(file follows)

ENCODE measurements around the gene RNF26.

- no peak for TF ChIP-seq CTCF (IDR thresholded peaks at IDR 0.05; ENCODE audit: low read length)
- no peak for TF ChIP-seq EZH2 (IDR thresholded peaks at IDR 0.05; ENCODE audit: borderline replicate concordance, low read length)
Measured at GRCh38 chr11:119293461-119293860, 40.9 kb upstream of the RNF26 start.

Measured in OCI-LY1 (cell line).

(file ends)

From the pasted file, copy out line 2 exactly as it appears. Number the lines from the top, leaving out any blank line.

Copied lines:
- no peak for TF ChIP-seq CTCF (IDR thresholded peaks at IDR 0.05; ENCODE audit: low read length)